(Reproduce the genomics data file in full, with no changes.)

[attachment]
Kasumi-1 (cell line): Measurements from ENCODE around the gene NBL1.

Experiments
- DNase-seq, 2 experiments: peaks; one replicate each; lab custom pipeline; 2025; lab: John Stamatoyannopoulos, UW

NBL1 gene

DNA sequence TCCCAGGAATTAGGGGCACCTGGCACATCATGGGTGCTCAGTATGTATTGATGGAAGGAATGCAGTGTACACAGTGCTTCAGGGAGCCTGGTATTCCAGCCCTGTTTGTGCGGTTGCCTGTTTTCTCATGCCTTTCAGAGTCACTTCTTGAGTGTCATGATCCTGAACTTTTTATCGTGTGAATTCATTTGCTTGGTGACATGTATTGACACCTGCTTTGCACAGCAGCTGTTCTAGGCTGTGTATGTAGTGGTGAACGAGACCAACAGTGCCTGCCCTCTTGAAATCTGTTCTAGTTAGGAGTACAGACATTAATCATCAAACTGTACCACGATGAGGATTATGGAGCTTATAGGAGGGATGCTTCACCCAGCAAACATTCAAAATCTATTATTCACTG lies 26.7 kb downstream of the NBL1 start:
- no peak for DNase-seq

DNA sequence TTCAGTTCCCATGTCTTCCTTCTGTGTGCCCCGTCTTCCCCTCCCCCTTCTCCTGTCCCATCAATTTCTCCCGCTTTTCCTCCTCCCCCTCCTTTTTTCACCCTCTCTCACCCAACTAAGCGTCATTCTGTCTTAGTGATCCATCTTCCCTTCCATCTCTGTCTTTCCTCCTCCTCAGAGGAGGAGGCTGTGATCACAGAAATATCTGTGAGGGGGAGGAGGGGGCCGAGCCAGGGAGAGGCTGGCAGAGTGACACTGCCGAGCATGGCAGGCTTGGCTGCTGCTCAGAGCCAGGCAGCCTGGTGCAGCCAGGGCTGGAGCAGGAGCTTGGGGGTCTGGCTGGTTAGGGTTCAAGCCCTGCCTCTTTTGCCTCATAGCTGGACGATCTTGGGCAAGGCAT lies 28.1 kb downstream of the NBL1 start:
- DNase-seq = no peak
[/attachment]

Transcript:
Kasumi-1 (cell line): Measurements from ENCODE around the gene NBL1.

Experiments
- DNase-seq, 2 experiments: peaks; one replicate each; lab custom pipeline; 2025; lab: John Stamatoyannopoulos, UW

NBL1 gene

DNA sequence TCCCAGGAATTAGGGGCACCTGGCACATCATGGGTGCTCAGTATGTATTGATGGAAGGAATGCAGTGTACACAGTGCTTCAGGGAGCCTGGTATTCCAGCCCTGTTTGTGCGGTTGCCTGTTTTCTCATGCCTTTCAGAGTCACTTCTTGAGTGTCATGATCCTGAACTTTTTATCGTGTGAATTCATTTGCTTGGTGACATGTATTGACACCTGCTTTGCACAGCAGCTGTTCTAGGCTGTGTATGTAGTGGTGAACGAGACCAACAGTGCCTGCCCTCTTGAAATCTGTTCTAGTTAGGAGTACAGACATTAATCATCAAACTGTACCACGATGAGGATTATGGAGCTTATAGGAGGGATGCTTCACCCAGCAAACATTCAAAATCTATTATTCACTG lies 26.7 kb downstream of the NBL1 start:
- no peak for DNase-seq

DNA sequence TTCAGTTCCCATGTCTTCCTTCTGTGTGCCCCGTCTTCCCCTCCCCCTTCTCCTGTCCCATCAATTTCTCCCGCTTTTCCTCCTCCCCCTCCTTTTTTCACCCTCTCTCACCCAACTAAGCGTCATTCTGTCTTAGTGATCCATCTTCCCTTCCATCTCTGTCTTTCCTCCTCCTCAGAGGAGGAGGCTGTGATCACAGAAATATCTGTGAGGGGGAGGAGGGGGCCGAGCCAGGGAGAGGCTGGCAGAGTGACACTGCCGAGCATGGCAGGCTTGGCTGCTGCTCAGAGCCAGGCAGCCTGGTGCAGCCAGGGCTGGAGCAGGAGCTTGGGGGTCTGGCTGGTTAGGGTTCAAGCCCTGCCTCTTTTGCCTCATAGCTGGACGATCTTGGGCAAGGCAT lies 28.1 kb downstream of the NBL1 start:
- DNase-seq = no peak